What is a Hokie?

What is a Hokie? The origin of the word "Hokie" has nothing to do with a turkey. It was coined by O.M. Stull (class of 1896), who used it in a spirit yell he wrote for a competition.

    Football fans cheer on the Hokies.

Here's how that competition came to be. Virginia Tech was founded in 1872 as a land-grant institution and was named Virginia Agricultural and Mechanical College. In 1896, the Virginia General Assembly officially changed the college's name to Virginia Agricultural and Mechanical College and Polytechnic Institute, a name so long that people shortened it in popular usage to VPI. The original college cheer, which made reference to the original name of the institution, was no longer suitable. So a contest was held to select a new spirit yell, and Stull won the $5 top prize for his cheer, now known as Old Hokie:

Hoki, Hoki, Hoki, Hy.
Techs, Techs, V.P.I.
Sola-Rex, Sola-Rah.
Polytechs - Vir-gin-ia.
Rae, Ri, V.P.I.

Later, the phrase "Team! Team! Team!" was added at the end, and an "e" was added to "Hoki."

Since the university had a new name and a new yell, new college colors seemed to be a desirable next step. During 1896, a committee was formed to find a suitable combination of colors to replace the original colors of black and gray, which appeared in stripes on athletic uniforms and presented an image resembling prison uniforms.

The committee selected burnt orange and Chicago maroon after discovering that no other college utilized this particular combination of colors. Burnt orange and Chicago maroon were officially adopted and were first worn during a football game versus nearby Roanoke College on Oct. 26, 1896.

A School of Many Names

Virginia Polytechnic Institute and State University officially opened on Oct. 1, 1872, as Virginia’s white land-grant institution (Hampton Normal and Industrial Institute, founded in 1868, was designated the commonwealth's first black land-grant school. This continued until 1920, when the funds were shifted by the legislature to the Virginia Normal and Industrial Institute in Petersburg, which in 1946 was renamed to Virginia State University by the legislature). During its existence, the university has operated under four different legal names. The founding name was Virginia Agricultural and Mechanical College. Following a reorganization of the college in the 1890s, the state legislature changed the name to Virginia Agricultural and Mechanical College and Polytechnic Institute, effective March 5, 1896. Faced with such an unwieldy name, people began calling it Virginia Polytechnic Institute, or simply VPI. On June 23, 1944, the legislature followed suit, officially changing the name to Virginia Polytechnic Institute. At the same time, the commonwealth moved most women’s programs from VPI to nearby Radford College, and that school’s official name became Radford College, Women’s Division of Virginia Polytechnic Institute. The commonwealth dissolved the affiliation between the two colleges in 1964. The state legislature sanctioned university status for VPI and bestowed upon it the present legal name, Virginia Polytechnic Institute and State University, effective June 26, 1970. While some older alumni and other friends of the university continue to call it VPI, its most popular–and its official—nickname today is Virginia Tech.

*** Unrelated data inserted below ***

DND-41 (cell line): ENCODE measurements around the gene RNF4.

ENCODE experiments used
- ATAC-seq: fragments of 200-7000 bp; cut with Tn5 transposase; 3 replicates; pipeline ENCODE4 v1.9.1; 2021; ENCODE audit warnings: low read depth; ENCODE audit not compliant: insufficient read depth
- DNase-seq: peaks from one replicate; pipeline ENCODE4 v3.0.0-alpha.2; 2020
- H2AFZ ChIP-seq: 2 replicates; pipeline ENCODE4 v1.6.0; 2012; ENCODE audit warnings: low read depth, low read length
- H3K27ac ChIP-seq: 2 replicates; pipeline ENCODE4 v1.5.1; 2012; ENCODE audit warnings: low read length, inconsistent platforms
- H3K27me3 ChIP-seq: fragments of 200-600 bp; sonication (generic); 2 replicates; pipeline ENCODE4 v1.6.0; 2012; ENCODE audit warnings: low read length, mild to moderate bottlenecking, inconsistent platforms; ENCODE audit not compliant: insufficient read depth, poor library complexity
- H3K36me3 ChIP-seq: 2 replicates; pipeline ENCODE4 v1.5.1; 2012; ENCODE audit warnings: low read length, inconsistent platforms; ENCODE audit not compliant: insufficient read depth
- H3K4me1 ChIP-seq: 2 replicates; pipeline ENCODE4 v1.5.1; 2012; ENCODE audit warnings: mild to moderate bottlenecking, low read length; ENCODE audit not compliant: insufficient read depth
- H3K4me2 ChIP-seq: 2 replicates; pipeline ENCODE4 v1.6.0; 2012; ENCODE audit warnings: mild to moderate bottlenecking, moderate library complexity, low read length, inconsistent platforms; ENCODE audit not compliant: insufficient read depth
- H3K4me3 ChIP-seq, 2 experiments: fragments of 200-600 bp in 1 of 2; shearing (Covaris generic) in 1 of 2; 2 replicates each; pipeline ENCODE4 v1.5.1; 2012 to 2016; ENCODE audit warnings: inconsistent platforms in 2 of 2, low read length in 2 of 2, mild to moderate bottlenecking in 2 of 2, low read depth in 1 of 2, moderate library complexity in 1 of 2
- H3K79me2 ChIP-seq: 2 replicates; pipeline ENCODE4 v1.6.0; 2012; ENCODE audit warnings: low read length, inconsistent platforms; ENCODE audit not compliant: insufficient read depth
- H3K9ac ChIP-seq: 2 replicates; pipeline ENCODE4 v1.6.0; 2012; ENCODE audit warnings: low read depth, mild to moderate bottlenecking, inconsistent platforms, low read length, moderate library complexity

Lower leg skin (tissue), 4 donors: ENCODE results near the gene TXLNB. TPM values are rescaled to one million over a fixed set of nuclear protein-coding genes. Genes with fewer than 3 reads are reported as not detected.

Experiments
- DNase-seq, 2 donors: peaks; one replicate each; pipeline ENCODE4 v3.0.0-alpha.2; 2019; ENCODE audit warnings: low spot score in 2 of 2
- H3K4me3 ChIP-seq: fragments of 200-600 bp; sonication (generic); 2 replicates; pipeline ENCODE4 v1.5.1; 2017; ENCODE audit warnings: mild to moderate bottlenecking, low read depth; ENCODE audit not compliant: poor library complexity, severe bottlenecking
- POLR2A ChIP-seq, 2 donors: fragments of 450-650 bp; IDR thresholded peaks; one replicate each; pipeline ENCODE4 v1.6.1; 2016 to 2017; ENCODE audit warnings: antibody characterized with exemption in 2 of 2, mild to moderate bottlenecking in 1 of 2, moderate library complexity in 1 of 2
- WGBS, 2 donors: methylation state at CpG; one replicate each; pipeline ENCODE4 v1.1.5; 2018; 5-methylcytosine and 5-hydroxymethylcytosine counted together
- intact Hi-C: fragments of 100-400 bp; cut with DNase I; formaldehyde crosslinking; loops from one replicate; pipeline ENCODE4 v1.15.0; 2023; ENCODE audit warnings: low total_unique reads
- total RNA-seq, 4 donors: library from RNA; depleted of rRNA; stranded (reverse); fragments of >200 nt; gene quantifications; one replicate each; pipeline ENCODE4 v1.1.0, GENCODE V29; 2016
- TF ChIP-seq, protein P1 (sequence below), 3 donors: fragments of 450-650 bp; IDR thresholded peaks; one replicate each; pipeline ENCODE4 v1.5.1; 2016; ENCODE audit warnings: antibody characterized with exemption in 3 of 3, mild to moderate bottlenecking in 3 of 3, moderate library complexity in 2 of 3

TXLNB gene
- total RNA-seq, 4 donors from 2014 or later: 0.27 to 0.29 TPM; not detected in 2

Motto, Seal, and Logos

    The Pylons above War Memorial Chapel.

Also in 1896, the university adopted Ut Prosim, Latin for "That I May Serve," as its motto, and a college seal was developed. The Virginia Tech Board of Visitors did not officially adopt the seal, which is still used, until 1963.

In 1991, Virginia Tech adopted a university logo, which incorporates an image of the War Memorial with its eight pylons, each representing a different virtue. The inclusion of the numerals "1872," the founding year of the university, reinforces the traditions of more than a century of service to the Commonwealth of Virginia, the nation, and the world.

The university logo was updated in 2006 after a yearlong study by a branding consultant, who worked closely with the university community to develop a representative tagline for Virginia Tech. That tagline — Invent the Future — expresses the future-altering and future-enhancing work of each facet of the Virginia Tech experience. So usually when you see the updated logo, you'll see the version that incorporates the tagline.

The university also has an athletic logo: a streamlined “VT,” which is used only for sports and sports merchandise. Unveiled in 1984, the athletic logo is a composite of designs submitted by two Virginia Tech art students — Lisa Eichler of Chesapeake, Va., and Chris Craft of Roanoke, Va. — to a competition sponsored by the university's art department. It replaced an older athletic logo that consisted of a large “V” with a “T” centered inside it, which had debuted in 1957.